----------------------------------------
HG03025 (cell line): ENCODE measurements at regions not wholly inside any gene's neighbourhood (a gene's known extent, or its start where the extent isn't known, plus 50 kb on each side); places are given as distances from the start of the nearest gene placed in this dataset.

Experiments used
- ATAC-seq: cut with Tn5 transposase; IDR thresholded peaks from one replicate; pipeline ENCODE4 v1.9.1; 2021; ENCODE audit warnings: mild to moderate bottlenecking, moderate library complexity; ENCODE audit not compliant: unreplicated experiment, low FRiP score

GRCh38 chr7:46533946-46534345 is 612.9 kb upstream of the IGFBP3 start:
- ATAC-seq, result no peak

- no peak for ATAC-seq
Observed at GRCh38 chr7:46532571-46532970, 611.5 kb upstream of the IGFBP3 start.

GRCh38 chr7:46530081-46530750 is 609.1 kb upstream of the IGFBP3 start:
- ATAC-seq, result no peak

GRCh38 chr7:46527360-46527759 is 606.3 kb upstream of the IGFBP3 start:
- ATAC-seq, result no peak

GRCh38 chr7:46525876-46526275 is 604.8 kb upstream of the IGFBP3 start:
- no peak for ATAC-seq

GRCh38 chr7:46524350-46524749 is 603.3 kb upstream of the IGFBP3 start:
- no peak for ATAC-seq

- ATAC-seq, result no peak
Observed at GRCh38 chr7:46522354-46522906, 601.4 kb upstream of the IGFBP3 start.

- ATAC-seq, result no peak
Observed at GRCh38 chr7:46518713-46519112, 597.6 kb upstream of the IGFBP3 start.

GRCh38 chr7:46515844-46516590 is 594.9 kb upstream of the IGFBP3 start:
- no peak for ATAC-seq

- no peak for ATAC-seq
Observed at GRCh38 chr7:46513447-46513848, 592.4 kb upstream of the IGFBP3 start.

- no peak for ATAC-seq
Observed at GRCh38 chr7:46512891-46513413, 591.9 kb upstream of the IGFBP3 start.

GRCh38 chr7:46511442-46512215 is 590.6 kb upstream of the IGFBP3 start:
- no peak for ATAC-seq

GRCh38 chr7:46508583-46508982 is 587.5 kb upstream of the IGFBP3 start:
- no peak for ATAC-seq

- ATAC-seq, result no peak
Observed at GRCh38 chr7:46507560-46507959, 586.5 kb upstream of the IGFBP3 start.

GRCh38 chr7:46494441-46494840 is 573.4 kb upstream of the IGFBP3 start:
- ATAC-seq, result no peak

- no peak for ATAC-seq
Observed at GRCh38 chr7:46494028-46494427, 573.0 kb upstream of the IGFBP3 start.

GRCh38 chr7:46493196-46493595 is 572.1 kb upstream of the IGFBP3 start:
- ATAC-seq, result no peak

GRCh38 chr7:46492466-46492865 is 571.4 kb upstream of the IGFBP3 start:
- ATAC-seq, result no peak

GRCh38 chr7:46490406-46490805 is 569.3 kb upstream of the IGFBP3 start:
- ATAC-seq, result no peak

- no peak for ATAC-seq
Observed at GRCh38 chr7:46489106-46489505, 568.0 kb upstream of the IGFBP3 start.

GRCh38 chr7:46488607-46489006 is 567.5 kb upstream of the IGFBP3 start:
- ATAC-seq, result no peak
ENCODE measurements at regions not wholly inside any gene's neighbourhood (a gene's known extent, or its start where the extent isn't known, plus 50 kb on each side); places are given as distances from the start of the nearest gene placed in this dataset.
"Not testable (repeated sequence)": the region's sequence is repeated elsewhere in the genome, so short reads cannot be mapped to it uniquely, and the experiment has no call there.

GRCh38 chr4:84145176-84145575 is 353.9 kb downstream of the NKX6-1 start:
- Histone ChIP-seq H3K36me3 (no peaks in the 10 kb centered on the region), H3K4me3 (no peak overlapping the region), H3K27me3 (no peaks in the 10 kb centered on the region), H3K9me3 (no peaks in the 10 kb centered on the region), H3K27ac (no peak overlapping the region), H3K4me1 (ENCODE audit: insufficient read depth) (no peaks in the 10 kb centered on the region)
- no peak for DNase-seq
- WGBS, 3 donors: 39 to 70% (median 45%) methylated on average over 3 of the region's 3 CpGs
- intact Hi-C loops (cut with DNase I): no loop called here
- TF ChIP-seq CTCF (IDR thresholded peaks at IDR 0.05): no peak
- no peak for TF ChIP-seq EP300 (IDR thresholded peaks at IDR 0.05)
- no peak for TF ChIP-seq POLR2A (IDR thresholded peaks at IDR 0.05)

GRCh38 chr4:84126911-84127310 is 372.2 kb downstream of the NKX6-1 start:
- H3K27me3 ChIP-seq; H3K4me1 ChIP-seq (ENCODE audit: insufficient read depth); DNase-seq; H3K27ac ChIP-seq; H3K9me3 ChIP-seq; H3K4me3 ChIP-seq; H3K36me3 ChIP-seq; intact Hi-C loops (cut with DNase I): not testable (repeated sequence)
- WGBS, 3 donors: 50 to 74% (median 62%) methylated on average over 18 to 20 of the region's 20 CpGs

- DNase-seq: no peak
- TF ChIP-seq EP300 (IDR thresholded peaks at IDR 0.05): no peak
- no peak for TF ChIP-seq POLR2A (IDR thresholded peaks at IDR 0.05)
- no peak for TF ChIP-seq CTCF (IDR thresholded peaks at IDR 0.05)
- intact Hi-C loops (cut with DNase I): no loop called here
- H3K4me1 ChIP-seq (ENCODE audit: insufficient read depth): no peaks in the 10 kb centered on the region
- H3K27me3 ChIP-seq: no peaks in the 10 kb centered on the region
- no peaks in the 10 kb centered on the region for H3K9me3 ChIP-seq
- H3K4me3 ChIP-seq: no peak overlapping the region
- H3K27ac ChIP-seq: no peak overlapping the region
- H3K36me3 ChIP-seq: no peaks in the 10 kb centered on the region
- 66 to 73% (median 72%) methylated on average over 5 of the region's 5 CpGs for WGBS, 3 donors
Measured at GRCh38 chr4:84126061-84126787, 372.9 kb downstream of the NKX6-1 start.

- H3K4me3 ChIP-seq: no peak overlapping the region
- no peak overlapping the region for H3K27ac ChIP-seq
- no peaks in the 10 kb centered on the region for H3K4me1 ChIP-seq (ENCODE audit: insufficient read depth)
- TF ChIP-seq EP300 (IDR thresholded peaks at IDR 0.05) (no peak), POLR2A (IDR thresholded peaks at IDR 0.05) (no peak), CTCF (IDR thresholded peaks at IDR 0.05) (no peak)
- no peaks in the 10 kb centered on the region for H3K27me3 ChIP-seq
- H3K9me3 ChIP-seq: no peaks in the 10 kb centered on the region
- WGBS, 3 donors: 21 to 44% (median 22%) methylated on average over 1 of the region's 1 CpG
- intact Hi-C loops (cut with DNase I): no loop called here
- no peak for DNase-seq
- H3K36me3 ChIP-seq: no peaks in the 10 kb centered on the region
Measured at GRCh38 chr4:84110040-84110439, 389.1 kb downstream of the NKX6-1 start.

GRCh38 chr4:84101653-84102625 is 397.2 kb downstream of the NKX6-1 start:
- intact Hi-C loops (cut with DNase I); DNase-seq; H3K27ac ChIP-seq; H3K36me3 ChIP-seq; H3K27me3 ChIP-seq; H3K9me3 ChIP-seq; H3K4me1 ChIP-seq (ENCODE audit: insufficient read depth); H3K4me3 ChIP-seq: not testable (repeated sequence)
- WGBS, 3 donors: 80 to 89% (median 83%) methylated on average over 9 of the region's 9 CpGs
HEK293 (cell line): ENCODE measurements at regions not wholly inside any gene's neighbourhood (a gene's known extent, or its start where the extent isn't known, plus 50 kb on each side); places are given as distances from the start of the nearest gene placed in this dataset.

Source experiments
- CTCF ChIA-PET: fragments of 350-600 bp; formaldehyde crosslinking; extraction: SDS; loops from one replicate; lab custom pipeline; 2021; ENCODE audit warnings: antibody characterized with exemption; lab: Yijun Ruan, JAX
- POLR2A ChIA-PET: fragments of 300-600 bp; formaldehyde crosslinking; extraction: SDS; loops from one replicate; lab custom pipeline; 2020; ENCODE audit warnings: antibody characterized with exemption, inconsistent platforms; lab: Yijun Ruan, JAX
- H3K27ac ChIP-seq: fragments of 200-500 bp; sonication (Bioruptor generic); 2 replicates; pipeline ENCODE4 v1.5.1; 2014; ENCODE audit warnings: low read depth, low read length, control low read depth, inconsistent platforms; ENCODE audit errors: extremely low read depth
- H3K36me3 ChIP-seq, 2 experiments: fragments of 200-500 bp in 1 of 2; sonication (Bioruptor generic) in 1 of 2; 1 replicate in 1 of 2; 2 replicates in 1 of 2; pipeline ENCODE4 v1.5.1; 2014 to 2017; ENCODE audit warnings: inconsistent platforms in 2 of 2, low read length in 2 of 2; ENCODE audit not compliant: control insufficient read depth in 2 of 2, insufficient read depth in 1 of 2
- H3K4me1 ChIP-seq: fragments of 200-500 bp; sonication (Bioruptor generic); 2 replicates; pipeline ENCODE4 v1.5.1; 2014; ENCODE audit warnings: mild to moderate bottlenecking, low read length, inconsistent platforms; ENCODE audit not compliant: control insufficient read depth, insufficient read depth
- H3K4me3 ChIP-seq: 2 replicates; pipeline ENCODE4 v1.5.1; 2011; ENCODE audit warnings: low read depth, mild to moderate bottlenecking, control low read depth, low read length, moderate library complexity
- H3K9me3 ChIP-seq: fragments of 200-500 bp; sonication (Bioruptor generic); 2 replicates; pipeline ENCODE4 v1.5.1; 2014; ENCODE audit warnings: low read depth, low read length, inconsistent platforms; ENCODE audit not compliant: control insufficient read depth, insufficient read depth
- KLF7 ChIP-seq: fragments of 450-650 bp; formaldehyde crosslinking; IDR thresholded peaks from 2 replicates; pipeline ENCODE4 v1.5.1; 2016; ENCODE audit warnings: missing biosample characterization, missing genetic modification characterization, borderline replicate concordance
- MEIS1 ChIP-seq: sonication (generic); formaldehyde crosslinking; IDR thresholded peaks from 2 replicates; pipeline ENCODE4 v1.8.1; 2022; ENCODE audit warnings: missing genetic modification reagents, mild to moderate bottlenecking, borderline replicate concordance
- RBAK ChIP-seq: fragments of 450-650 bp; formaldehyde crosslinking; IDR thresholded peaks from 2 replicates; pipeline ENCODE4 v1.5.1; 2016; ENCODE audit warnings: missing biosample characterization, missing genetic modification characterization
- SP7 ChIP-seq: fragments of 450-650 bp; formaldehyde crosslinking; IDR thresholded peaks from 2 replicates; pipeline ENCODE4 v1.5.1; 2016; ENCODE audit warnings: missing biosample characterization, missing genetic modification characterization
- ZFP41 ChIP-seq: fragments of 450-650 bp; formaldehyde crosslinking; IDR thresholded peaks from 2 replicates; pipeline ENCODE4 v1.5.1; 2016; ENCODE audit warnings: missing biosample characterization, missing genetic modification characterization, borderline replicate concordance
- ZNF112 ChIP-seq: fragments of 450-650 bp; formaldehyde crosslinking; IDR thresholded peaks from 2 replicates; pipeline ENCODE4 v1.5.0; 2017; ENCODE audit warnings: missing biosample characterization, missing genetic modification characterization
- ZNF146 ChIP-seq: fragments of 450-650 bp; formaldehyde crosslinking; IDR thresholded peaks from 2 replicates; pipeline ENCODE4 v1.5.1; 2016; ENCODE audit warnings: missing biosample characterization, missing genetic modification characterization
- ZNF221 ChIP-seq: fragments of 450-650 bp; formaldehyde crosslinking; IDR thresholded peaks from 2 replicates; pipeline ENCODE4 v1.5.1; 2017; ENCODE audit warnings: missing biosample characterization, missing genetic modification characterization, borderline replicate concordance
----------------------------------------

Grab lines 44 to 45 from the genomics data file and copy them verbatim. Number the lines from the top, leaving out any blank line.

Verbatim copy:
GRCh38 chr7:46488607-46489006 is 567.5 kb upstream of the IGFBP3 start:
- ATAC-seq, result no peak